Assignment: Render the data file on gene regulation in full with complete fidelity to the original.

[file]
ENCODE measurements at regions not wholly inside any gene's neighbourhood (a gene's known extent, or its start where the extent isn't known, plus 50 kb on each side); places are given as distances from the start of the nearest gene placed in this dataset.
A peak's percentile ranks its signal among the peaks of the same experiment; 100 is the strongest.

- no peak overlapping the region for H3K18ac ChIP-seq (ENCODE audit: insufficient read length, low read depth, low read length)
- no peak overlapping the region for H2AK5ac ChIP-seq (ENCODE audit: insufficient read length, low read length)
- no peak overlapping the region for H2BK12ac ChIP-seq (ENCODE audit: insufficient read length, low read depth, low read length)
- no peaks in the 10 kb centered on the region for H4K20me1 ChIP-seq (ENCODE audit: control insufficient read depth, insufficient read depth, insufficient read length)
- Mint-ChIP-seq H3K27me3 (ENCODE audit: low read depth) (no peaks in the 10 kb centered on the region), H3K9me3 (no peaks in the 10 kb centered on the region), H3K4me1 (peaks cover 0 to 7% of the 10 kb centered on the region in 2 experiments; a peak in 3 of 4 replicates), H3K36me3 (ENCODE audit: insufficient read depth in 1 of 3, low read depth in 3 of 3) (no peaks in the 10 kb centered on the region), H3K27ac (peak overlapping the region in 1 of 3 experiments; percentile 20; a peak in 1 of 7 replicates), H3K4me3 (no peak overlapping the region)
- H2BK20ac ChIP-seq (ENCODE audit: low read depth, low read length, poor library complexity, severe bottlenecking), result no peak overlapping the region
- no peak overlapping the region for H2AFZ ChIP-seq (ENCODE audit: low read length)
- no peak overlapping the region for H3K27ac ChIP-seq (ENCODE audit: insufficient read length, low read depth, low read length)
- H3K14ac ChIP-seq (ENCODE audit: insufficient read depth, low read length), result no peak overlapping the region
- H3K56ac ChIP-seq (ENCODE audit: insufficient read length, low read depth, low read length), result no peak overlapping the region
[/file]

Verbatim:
ENCODE measurements at regions not wholly inside any gene's neighbourhood (a gene's known extent, or its start where the extent isn't known, plus 50 kb on each side); places are given as distances from the start of the nearest gene placed in this dataset.
A peak's percentile ranks its signal among the peaks of the same experiment; 100 is the strongest.

- no peak overlapping the region for H3K18ac ChIP-seq (ENCODE audit: insufficient read length, low read depth, low read length)
- no peak overlapping the region for H2AK5ac ChIP-seq (ENCODE audit: insufficient read length, low read length)
- no peak overlapping the region for H2BK12ac ChIP-seq (ENCODE audit: insufficient read length, low read depth, low read length)
- no peaks in the 10 kb centered on the region for H4K20me1 ChIP-seq (ENCODE audit: control insufficient read depth, insufficient read depth, insufficient read length)
- Mint-ChIP-seq H3K27me3 (ENCODE audit: low read depth) (no peaks in the 10 kb centered on the region), H3K9me3 (no peaks in the 10 kb centered on the region), H3K4me1 (peaks cover 0 to 7% of the 10 kb centered on the region in 2 experiments; a peak in 3 of 4 replicates), H3K36me3 (ENCODE audit: insufficient read depth in 1 of 3, low read depth in 3 of 3) (no peaks in the 10 kb centered on the region), H3K27ac (peak overlapping the region in 1 of 3 experiments; percentile 20; a peak in 1 of 7 replicates), H3K4me3 (no peak overlapping the region)
- H2BK20ac ChIP-seq (ENCODE audit: low read depth, low read length, poor library complexity, severe bottlenecking), result no peak overlapping the region
- no peak overlapping the region for H2AFZ ChIP-seq (ENCODE audit: low read length)
- no peak overlapping the region for H3K27ac ChIP-seq (ENCODE audit: insufficient read length, low read depth, low read length)
- H3K14ac ChIP-seq (ENCODE audit: insufficient read depth, low read length), result no peak overlapping the region
- H3K56ac ChIP-seq (ENCODE audit: insufficient read length, low read depth, low read length), result no peak overlapping the region